Michael said...

I think one thing that deserves a really serious treatment is how Hillary Clinton's fashion choices affected her candidacy. On the one hand, it's incredibly dull to see a whole lineup of guys in charcoal gray suits and red or blue ties; I see no reason to hold women to the same standard, though obviously many political women have gone that way. Still, especially with older women, if you wanna do some loose Eileen Fisher sweater fashion, go for it. Break the mold a little.

But Hillary really took it far with her Mao suits made out of Persian rugs and stuff like that. On the one hand it seems almost like a Kinsleyan fashion gaffe-- the most buttoned-down individual letting her individuality out mutely through clothing. I kind of respect that. At the same time, if you're already stereotyped as an authoritarian, why dress in a way that's going to prompt the Dr. Evil jokes (and, more seriously, make people wonder if you're hiding not just old lady spread but health devices?) It's just curious that her candidacy, so rigid and artificial, had this one sort of bohemian aspect to it, and I wonder if that had a negative effect of making her seem less serious or just weird to some voters.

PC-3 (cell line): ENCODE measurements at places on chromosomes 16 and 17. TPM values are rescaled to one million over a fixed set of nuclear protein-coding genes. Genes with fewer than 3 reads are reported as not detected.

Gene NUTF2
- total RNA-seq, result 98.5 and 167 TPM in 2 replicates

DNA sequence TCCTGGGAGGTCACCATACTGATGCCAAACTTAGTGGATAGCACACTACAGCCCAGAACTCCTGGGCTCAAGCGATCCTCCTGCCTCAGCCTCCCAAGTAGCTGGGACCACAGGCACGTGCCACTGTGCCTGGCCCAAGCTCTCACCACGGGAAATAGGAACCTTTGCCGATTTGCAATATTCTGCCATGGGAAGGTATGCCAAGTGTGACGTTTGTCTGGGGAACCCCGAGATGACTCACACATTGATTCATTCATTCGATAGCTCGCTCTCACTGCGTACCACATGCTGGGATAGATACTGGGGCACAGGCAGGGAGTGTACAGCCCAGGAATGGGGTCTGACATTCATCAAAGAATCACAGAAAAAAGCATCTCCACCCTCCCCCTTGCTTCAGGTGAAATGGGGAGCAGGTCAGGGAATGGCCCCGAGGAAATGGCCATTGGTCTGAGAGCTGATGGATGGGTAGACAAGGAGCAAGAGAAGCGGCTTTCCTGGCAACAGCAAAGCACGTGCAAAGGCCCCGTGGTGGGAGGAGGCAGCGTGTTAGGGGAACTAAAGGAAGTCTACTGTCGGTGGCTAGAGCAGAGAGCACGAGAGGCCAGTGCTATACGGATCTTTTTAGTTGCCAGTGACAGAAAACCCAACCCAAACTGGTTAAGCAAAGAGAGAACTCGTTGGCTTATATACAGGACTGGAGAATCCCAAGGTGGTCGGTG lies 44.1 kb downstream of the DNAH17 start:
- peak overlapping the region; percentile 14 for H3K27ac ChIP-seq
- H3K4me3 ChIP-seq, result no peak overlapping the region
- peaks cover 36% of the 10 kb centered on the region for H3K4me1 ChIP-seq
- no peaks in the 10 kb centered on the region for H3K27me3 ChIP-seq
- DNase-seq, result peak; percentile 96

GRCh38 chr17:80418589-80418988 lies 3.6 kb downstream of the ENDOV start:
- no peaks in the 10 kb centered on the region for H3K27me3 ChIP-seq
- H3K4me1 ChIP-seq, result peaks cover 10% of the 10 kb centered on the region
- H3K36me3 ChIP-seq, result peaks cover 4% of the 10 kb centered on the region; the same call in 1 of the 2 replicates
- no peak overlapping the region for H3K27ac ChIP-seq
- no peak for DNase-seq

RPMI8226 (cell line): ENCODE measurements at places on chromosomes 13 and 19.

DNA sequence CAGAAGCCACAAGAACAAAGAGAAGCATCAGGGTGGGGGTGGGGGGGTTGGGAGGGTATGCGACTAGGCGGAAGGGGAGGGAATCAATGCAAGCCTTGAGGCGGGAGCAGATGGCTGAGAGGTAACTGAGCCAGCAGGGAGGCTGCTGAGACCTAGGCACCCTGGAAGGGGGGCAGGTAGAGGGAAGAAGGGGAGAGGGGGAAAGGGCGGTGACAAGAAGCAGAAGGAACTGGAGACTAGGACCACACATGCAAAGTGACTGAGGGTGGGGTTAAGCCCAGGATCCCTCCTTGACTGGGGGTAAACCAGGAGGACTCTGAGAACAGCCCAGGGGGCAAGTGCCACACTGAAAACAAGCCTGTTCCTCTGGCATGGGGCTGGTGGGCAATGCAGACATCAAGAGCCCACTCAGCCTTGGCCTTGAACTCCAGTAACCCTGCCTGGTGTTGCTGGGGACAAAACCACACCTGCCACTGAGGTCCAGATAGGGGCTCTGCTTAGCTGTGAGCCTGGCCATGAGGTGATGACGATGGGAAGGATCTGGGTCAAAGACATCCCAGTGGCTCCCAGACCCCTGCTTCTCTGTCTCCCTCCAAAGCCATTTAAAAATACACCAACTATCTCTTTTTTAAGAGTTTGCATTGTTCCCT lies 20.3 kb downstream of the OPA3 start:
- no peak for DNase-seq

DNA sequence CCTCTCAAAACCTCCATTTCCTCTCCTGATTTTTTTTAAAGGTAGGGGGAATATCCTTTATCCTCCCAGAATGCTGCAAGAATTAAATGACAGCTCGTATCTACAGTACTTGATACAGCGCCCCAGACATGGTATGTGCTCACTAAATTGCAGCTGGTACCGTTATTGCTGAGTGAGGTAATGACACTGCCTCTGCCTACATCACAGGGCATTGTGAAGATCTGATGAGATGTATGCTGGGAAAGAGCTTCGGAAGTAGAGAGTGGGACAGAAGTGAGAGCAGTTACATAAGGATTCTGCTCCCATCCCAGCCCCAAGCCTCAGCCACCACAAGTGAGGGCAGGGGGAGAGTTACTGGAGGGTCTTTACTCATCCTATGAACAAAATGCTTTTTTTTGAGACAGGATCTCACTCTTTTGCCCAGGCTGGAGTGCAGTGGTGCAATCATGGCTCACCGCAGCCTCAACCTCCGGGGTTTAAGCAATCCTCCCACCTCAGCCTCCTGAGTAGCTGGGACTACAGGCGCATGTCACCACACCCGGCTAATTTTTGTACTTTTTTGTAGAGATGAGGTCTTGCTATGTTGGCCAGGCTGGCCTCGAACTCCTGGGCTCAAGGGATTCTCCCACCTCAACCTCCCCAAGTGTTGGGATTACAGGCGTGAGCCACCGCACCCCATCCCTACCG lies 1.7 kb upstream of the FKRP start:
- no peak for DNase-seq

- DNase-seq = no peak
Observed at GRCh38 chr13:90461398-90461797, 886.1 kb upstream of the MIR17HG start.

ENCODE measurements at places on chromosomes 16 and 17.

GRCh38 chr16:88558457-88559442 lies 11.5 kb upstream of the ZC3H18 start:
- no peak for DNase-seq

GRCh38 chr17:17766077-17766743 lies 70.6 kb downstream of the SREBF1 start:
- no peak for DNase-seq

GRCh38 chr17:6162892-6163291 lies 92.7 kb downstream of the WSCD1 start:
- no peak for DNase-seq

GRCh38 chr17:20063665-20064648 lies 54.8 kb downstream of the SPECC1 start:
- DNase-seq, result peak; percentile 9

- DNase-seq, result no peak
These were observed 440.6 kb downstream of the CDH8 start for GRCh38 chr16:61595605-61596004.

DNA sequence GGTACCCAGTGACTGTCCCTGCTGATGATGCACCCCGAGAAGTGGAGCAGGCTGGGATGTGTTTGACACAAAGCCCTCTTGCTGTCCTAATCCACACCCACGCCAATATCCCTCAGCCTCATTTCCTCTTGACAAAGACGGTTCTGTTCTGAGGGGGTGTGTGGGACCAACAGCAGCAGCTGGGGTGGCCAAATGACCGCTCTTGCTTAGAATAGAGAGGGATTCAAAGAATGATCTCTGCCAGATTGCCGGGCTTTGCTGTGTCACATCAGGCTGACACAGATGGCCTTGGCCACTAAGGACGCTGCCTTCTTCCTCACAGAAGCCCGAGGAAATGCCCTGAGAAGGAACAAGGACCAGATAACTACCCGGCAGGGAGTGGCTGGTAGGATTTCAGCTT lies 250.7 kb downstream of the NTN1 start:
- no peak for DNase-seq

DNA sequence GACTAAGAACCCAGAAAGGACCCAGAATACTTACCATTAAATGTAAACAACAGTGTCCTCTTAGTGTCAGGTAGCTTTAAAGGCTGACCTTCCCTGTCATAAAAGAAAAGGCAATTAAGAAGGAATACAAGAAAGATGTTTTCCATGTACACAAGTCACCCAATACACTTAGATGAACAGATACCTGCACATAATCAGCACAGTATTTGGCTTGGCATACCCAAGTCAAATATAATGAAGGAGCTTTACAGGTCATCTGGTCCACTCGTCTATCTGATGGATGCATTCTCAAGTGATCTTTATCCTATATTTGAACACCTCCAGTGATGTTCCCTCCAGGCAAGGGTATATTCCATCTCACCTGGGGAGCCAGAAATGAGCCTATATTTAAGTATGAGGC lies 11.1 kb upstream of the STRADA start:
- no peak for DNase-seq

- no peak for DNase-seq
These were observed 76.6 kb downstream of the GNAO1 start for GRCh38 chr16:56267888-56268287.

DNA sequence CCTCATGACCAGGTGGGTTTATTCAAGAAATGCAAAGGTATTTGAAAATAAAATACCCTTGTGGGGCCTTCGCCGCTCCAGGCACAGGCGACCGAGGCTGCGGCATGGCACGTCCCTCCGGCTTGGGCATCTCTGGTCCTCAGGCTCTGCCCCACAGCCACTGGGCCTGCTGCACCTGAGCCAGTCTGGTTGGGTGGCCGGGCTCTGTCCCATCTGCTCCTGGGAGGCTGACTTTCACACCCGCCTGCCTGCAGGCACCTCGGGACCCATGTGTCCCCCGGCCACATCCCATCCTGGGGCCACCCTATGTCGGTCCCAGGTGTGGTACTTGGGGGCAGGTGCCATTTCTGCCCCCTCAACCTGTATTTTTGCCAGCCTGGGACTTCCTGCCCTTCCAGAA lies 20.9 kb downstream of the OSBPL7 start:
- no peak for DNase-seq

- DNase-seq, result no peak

rhhardin said...

it might be good for serious people to wear utterly predictable clothing.

Shorts and white tee-shirt. Imagine how much better politics would be just for a start.

Women are hot in white tee-shirts, too. There'd be no question that they're women.

It almost always matters whether you're a man or a woman. That motivates the differing dress codes, so that you can always tell.

White tee-shirts would do it, though.

Ralph L said...